Social Security has become an essential part of financial planning for Americans in its 80-year history, providing vital monthly checks to retirees when they no longer have income from work. Those on Social Security rely heavily on the program, and for many recipients, the money they get from Social Security represents most or all of their income in retirement.

For decades, everyone has known that there was a looming financial crisis for the Social Security program. Changing demographics have resulted in a flood of new retirees in recent years, with fewer workers to replace them in the workforce. The latest report on Social Security's financial health has the trust funds supporting the program running out of money in the mid-2030s, and that date could come sooner if coronavirus-related economic slowdowns persist.

Front of U.S. Capitol Building, with U.S. flag prominently shown.

Image source: Getty Images.

Even with all this lead time, lawmakers have essentially done nothing to address Social Security's financial woes. The sad truth is that they're unlikely ever to do so. Yet that doesn't have to be bad news for current and future Social Security recipients, because what's most likely to happen will still ensure that they get the full benefits they have coming to them. Rather than turning to history for tips on coming up with a compromise, Washington's more likely to resort to a simpler yet more dangerous solution.

How a great compromise saved Social Security

More than 35 years ago, Social Security faced its first major financial test. The inflationary period in the late 1970s and early 1980s had put strain on the federal government's budget, and with a growing number of people receiving benefits, Social Security needed major changes. There was considerable controversy about how to go about making reforms, and as often happens in Washington, debate was contentious and progress was slow.

However, in 1983, Congress and the White House passed amendments to Social Security that had sweeping impacts on its financial future. They included the following provisions:

  • Gradually raising the full retirement age from 65 to 67.
  • Taxing a portion of Social Security benefits for those with incomes above certain thresholds.
  • Accelerating payroll tax increases.
  • Implementing windfall elimination provisions to stop double-dipping by those receiving public pensions.
  • Boosting the delayed retirement credit for deferring Social Security from 3% per year to 8%.
  • Favorable changes to the earnings test for those reaching full retirement age in a given year.
  • Social Security coverage for nonprofit employees and federal civilian employees hired after 1983.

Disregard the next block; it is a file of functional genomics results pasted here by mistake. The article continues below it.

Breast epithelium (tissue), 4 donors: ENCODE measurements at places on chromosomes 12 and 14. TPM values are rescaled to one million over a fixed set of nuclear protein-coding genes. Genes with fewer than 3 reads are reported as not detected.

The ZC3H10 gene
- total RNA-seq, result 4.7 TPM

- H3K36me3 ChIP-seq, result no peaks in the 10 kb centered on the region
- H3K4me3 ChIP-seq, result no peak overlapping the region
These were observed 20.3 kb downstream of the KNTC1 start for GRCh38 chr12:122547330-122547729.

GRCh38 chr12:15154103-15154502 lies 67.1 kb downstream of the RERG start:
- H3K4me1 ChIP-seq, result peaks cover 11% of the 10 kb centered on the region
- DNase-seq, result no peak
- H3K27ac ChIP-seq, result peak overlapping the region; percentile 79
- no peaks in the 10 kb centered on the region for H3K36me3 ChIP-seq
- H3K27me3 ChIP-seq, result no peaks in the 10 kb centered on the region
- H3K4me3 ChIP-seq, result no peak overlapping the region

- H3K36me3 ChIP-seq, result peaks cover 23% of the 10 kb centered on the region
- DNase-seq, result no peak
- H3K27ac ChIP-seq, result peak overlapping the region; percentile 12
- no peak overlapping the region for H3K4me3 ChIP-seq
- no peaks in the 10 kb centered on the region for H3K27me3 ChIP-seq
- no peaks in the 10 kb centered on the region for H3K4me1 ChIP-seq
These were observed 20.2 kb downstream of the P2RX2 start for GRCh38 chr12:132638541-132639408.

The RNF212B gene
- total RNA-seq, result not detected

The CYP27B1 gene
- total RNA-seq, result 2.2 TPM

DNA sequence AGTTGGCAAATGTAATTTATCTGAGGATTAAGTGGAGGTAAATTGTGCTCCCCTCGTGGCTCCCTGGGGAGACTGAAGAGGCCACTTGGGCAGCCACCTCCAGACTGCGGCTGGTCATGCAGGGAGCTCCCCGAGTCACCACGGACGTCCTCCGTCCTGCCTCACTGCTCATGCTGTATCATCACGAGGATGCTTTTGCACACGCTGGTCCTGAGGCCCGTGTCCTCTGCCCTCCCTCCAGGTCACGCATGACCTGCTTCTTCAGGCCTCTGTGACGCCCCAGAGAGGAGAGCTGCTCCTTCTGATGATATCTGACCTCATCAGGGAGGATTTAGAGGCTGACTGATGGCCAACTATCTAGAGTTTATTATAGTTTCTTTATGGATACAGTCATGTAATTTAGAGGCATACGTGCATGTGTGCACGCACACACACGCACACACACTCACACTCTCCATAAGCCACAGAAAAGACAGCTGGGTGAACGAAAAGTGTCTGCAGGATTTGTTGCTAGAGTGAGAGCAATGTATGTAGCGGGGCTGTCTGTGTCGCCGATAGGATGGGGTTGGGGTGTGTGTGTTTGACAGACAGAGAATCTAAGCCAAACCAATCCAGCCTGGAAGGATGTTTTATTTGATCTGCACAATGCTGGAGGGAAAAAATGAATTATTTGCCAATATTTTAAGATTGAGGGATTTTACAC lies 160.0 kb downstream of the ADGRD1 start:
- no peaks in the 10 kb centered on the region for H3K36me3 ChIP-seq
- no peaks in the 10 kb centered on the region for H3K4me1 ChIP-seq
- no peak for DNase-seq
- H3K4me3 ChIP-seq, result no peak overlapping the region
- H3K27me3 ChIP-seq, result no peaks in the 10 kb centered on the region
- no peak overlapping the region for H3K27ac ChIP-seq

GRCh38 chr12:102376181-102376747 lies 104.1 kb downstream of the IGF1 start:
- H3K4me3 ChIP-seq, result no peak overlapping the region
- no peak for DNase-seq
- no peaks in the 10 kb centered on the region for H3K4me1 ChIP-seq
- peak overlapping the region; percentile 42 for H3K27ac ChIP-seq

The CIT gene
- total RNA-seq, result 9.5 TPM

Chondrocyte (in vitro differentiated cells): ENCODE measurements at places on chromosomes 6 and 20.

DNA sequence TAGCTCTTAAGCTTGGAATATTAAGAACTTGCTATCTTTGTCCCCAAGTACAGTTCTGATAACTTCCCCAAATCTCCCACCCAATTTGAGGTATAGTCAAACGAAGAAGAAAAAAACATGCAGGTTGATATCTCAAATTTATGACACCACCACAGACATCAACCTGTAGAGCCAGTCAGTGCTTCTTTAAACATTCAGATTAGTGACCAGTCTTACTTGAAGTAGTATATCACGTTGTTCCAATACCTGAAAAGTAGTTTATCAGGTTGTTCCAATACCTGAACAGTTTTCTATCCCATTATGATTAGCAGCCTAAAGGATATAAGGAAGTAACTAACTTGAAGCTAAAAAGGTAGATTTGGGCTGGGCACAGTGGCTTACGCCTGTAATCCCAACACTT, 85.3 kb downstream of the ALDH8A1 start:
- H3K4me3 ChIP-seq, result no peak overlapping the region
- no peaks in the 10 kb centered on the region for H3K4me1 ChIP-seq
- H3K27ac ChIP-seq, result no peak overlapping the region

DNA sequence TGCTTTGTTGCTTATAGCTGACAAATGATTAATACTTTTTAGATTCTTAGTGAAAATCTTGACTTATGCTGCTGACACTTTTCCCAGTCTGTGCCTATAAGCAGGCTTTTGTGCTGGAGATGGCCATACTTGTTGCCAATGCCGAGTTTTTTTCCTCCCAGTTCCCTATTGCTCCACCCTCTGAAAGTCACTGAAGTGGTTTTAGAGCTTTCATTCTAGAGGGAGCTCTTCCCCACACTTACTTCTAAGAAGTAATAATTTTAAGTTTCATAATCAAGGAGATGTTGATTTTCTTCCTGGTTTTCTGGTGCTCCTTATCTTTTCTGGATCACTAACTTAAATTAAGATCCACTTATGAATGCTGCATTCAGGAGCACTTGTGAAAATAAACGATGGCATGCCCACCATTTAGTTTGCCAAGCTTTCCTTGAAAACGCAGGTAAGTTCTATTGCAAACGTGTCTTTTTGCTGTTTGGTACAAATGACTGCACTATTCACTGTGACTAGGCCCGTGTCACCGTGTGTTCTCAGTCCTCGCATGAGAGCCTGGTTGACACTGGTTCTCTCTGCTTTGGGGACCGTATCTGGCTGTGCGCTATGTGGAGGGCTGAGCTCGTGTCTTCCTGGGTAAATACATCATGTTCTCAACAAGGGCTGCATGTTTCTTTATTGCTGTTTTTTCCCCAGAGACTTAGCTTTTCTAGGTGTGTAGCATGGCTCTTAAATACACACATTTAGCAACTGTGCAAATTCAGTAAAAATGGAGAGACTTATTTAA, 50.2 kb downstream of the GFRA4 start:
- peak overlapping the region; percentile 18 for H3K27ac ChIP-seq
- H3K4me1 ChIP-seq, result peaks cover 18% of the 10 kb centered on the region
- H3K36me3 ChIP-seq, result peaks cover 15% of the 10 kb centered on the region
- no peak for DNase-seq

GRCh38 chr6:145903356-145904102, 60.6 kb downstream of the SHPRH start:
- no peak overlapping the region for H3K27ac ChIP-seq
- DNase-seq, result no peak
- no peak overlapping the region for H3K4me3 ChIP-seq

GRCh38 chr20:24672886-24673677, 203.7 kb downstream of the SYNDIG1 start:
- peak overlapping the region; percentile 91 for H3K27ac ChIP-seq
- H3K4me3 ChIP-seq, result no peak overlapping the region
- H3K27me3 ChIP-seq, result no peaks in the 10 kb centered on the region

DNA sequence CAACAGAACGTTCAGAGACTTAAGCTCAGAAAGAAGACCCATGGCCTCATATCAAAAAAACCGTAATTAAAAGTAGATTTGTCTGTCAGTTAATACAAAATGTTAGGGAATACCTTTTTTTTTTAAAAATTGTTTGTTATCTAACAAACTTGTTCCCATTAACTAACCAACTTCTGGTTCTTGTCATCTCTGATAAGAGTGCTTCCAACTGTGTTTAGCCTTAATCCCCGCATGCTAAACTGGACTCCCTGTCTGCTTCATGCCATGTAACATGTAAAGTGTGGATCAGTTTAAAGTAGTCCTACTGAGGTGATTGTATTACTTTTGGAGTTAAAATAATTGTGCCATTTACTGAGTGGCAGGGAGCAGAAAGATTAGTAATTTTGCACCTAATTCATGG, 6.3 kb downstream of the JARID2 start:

President Ronald Reagan described how the compromise worked when he signed the bill into law:

[This bill is] a clear and dramatic demonstration that our system can still work when men and women of good will join together to make it work. Just a few months ago, there was legitimate alarm that Social Security would soon run out of money. On both sides of the political aisle, there were dark suspicions that opponents from the other party were more interested in playing politics than in solving the problem. ... None of us here today would pretend that this bill is perfect. Each of us had to compromise one way or another. But the essence of bipartisanship is to give up a little in order to get a lot.

How times have changed

Fast forward 37 years, and things are very different. Bipartisanship is nearly a thing of the past, with lawmakers increasingly polarized on key issues including Social Security. On one side of the spectrum, those seeking to reduce Social Security's expenditures have looked at measures like further increasing the full retirement age and linking cost-of-living increases to price indexes that rise more slowly than the current benchmark. On the other, some lawmakers want to increase Social Security spending dramatically, proposing substantial taxes intended to provide funding for added expenditures. The gulf between the two seems too wide ever to find consensus.

The way Washington has handled past crises provides some clues about how Social Security's problems are likely to get solved. During the financial crisis, lawmakers approved trillions of dollars in bailout money to keep the financial system afloat. Earlier this year, lawmakers approved trillions of dollars in stimulus spending to keep the economy going.

When Social Security's trust funds run out of money, the federal government is likely to do the same thing. Rather than forcing people to see a 20% to 25% benefit cut, they'll simply open the coffers and approve spending the additional several hundred billions of dollars each year to close the gap. It's the easiest way to deal with the problem without having to address the tough issues that underlie it.

Don't change your plans

Political reality might be what saves your Social Security benefits, but that doesn't mean you should rely solely on the program. If you're still working, set money aside to help support yourself in retirement. That way, whatever lawmakers do to Social Security, you'll have at least some ability to be financially self-sufficient.

Social Security's problems are tough to solve, so it's not surprising to see lawmakers in Washington flail around unsuccessfully trying to find a fix. Some people are optimistic about the future, but I think it's most likely that the federal government will end up just bailing out Social Security and leaving future generations to foot the bill.